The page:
Do you know anything about the swastikas and SS symbols spray-painted on traffic light boxes (you know, the tall gray boxes next to some traffic lights) around the intersection of Calvert and Connecticut and down to the end of Calvert and up Cleveland? Some nice person seems to have blacked most of them out with spray paint of their own, but I never saw a word about it anywhere, and it's very unusual in our neighborhood...

Daniel A. Turner

I have two after-snow thoughts. One of the few delights of the snow debacle was discovering the video store on connecticut avenue -just past bread and chocolate - having walked to blockbusters(in friendship height) several times i had a memory of this store and on one of the many walks found it - much more courteous service and a much better selection of movies for the discriminating video viewer- we get lazy with big marketing and tend to forget that good things still come in small packages- -re: garbage pick-up- i called the collection people on the first monday when the snow was gone and it seemed reasonable to expect trash pick-up - a very nice sounding exasperated employee said that in order for our trash to be picked up they needed ten trucks and had only three in working condition - he sounded genuinely distressed at the situation and said they would try their best - when asked if there is anything that the citizens can do he suggested calling Kathy Patterson - so perhaps this will be addressed in the ward 3 meeting- question.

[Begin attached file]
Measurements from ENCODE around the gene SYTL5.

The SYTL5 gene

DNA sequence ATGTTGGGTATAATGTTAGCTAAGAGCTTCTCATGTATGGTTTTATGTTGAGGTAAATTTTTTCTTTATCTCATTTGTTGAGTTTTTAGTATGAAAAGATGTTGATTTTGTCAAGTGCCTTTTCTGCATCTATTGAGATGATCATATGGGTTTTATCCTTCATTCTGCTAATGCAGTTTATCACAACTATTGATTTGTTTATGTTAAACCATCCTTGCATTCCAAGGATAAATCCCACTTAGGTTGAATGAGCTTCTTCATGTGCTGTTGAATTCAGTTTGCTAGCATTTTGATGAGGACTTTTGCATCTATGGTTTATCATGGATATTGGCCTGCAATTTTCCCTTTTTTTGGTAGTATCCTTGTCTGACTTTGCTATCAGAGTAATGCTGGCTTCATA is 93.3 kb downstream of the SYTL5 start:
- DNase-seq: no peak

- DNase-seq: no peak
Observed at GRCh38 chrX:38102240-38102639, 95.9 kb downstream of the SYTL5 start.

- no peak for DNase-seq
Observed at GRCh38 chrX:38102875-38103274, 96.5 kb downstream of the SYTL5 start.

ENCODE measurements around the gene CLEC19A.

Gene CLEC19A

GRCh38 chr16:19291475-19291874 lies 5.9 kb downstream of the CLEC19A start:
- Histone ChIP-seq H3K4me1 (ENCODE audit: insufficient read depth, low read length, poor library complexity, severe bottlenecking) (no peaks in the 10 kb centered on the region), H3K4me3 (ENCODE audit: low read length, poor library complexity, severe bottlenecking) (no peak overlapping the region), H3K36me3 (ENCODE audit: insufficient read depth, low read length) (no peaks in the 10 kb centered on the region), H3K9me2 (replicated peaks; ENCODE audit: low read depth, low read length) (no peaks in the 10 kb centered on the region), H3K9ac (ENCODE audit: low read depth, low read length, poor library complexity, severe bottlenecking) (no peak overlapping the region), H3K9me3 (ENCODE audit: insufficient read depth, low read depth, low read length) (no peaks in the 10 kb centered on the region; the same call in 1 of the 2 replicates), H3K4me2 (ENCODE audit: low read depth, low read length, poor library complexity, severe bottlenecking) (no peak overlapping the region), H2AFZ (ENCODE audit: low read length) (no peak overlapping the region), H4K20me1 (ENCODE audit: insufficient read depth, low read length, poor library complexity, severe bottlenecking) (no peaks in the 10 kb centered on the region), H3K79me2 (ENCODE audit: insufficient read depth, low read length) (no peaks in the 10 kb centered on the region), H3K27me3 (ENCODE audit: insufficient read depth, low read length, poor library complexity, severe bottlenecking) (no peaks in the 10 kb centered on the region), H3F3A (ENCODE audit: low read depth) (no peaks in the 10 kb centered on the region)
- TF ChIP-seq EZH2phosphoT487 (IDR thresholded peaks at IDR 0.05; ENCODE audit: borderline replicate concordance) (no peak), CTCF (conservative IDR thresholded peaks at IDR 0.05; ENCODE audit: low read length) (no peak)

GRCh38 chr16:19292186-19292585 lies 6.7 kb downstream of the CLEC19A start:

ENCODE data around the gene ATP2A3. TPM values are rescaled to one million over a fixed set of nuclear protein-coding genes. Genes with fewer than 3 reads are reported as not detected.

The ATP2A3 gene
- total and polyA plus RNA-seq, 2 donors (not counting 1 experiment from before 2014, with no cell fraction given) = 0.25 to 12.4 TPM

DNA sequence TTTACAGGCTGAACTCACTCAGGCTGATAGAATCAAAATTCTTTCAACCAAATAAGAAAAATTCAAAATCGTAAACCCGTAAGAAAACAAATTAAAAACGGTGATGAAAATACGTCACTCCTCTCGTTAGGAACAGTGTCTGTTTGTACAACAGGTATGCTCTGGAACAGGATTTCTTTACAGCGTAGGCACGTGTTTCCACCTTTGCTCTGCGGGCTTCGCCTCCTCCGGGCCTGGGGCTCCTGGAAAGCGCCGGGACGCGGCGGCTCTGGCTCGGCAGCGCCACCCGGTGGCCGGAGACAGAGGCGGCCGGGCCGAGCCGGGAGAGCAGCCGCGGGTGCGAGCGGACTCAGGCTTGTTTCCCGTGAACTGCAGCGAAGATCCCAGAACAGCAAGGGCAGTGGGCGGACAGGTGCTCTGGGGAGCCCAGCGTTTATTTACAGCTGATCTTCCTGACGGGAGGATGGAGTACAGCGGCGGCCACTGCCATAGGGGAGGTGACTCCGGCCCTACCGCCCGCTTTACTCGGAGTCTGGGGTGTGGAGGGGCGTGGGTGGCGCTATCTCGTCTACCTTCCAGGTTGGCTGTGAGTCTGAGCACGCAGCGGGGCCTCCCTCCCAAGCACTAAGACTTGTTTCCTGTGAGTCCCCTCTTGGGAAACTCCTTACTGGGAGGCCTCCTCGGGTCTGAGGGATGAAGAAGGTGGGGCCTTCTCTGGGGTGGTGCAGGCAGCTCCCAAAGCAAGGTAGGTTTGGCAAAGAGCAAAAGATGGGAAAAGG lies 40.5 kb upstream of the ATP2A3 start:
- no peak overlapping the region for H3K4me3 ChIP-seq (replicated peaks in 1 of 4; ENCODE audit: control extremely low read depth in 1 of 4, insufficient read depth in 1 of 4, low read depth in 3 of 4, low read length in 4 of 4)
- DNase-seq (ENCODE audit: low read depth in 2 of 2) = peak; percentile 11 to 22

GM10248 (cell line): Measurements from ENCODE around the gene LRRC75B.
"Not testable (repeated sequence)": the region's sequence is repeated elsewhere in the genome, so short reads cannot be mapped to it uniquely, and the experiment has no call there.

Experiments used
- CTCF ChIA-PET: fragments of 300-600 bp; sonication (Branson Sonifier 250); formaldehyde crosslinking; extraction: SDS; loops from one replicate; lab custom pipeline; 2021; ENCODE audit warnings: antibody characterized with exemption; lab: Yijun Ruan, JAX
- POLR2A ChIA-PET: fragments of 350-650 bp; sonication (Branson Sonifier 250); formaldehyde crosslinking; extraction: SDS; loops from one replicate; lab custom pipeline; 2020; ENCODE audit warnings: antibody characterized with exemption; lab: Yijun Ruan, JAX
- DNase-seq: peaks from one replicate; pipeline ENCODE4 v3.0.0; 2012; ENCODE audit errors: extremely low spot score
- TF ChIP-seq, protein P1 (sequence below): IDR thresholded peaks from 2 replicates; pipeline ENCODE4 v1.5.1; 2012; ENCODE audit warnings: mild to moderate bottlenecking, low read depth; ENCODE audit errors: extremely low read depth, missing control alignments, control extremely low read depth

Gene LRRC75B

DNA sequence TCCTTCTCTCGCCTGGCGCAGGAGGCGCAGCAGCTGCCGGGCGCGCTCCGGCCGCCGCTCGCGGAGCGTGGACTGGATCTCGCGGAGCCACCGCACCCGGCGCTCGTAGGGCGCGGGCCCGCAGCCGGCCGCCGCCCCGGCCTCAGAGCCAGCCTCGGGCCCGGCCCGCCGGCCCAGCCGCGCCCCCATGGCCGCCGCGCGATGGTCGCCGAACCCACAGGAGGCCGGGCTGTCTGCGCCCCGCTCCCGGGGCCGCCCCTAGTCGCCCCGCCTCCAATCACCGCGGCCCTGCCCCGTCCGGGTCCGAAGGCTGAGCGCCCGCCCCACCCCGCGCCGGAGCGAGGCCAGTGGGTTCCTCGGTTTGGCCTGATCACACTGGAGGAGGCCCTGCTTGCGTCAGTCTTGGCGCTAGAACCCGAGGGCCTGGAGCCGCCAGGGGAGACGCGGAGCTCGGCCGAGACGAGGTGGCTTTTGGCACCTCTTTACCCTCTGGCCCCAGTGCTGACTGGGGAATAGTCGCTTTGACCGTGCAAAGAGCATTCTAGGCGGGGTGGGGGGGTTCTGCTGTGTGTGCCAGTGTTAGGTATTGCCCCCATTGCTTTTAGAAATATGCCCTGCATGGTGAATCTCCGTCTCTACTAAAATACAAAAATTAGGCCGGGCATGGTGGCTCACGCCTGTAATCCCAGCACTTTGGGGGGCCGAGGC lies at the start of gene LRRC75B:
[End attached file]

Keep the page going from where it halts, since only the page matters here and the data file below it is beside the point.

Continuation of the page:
A real estate person wondered whether their is still a hard copy of the NORTHWESTSIDE STORY being distributed - and/or if there is any advertising in this e-mail version.

[The Northwest Side Story is alive and well. Sam Le Blanc bought the paper from me and John Briley is ably filing my shoes. And, yes, as you can see from the end of the issues, dc.story is accepting advertising--for free, as a matter of fact. My only request is that you follow our format and keep your ads, event listings, and web page advertisements short. jeff]

judy schreiber 102754,

[Well, it's been a few weeks since the blizzard of 96, and, at this point, we can all look back and laugh at our wacky city government and its handling of the weather crisis. Ok. Maybe not. But here's one thing we can do: write bad (extremely bad; very, very bad) poetry about it! From one of our neighbors on Capitol Hill comes the following loosely poetical submission. She would like me to stress the fact that this piece was written originally for a bad performance art contest (in which, by the way, it won a major award), and that I, too, got into the act by simultaneously translating the bad reading of this bad poem into bad french. Now that your minds are reeling with that image, let me present "Ode to a Snowflake," by Cheryl Donahue. jeff]